YESCO is one of the largest custom sign companies in the country and has been a long-standing name in the sign industry (starting up for business back in 1920). Today it does quality, innovative work in the electric sign and lighting industries and features many divisions and branches throughout the western United States.
The Salt Lake City Division Branch of YESCO has been servicing the signage needs for Intermountain Healthcare, a hospital network throughout Utah, for a couple of decades now. “We do a lot of work for them in giving them a uniform look,” says Jeff Krantz, an account manager at YESCO with thirty-one years of experience at the company.
YESCO’s management team had learned that Intermountain Healthcare had recently implemented an environmentally friendlier initiative that would make its hospitals and clinics as “green” as possible—including their signage. One particular concern under consideration was lighting; the hospital would be in need, at some point, of a prescription here that would require less changing of bulbs and less trash for the landfills.
YESCO had done some previous retrofit work before for Intermountain Healthcare—such as changing out old neon letter sets over to LED and replacing T12 lamps in larger cabinets with high-intensity discharge (HID) lamps. Learning of this new green mindset, the YESCO Salt Lake City Division decided now was the time to offer a retrofit solution to test out and see the results.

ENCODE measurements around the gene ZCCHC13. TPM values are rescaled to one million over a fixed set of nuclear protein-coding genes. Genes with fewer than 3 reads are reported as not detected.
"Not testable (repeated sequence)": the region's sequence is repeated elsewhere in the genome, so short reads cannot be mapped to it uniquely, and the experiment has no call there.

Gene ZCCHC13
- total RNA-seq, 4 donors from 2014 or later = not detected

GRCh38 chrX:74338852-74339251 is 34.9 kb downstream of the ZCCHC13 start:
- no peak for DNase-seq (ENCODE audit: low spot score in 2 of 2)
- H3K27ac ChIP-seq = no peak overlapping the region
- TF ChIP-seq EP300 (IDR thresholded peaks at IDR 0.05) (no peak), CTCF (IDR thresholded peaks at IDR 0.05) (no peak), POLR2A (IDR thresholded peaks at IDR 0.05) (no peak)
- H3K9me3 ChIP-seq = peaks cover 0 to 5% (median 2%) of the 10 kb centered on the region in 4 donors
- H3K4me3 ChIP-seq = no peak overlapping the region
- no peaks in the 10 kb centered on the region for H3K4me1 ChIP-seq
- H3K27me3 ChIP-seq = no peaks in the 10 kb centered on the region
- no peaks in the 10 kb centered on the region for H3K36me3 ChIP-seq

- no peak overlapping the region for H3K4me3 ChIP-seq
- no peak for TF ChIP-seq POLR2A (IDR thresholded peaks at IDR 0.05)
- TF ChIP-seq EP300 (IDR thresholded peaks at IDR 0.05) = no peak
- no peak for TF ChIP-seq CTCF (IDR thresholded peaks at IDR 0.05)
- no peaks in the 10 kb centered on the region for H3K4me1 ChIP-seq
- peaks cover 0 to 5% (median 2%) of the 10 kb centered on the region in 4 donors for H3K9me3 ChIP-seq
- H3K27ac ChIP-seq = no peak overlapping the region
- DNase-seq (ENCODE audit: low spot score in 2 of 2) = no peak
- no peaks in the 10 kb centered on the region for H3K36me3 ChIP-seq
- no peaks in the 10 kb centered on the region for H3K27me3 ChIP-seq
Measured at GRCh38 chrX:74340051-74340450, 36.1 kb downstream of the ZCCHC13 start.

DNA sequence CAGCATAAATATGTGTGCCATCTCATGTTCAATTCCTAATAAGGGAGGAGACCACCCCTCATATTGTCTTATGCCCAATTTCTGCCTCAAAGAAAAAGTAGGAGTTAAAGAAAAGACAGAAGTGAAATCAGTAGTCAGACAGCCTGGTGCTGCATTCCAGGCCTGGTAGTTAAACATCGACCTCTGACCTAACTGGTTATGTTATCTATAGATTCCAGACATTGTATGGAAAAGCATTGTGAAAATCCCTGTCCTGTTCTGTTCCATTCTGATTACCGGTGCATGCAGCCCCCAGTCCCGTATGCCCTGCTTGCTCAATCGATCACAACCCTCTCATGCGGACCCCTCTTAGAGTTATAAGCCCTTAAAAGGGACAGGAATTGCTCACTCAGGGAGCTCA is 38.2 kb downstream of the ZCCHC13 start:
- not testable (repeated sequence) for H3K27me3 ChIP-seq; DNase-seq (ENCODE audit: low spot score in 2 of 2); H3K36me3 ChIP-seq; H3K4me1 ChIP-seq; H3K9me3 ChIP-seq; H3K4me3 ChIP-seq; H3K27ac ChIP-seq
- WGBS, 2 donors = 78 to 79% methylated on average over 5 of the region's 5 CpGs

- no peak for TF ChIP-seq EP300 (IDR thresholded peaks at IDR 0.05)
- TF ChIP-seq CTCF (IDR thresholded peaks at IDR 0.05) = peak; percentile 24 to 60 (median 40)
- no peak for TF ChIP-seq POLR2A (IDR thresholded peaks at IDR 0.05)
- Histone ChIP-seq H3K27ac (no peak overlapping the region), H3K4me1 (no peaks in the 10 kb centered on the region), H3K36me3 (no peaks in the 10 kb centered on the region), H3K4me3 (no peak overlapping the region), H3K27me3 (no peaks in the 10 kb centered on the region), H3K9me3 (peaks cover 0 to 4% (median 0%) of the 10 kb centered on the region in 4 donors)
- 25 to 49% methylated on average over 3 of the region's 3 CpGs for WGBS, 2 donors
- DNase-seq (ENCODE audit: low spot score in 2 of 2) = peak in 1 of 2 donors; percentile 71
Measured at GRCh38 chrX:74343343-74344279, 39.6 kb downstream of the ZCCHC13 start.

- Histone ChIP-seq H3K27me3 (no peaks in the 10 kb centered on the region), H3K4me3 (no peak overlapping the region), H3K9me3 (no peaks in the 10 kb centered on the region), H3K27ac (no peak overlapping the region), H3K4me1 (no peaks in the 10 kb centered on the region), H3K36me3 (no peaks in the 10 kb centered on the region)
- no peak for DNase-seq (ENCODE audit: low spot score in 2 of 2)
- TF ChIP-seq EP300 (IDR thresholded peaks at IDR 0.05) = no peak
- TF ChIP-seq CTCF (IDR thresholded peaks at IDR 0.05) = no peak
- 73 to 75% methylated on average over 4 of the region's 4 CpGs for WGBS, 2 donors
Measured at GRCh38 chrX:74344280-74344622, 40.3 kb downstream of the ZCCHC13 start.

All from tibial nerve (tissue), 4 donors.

“Intermountain Healthcare wants to be a leader in being ‘green’ and energy-efficient,” says Krantz. “They have the mentality where they want to explore means by which to make things more efficient. They’d rather be on the cutting edge and not at the tail end.”
One particular location YESCO had in mind was the Intermountain Medical Center facility in Murray, Utah. What made this locale attractive for a lighting retrofit experiment was that there were two identical fluorescent-lit pylon signs located at the entrance, about one hundred feet away from one another.
The three-tier, double-sided pylon signs stand twenty-four feet tall and measure seven feet wide and twenty to thirty-two inches deep. They’re an aluminum monolith construction with retainerless faces. There are no visible retainers, and the high-impact white polycarbonate faces are radius style. The faces also feature reverse-surface, custom-color blue, red, and white 3M vinyl that had been coated with a UV inhibitor.
YESCO brought up the idea of testing out LED lighting components in one of the pylons to Intermountain Health officials; the goal was to provide a look that could be easily compared to the fluorescents. “We told them that if [the retrofit] turned out to be a better deal, we’d start talking about incorporating it into their sign program across its other clinics and hospital campuses,” says Krantz.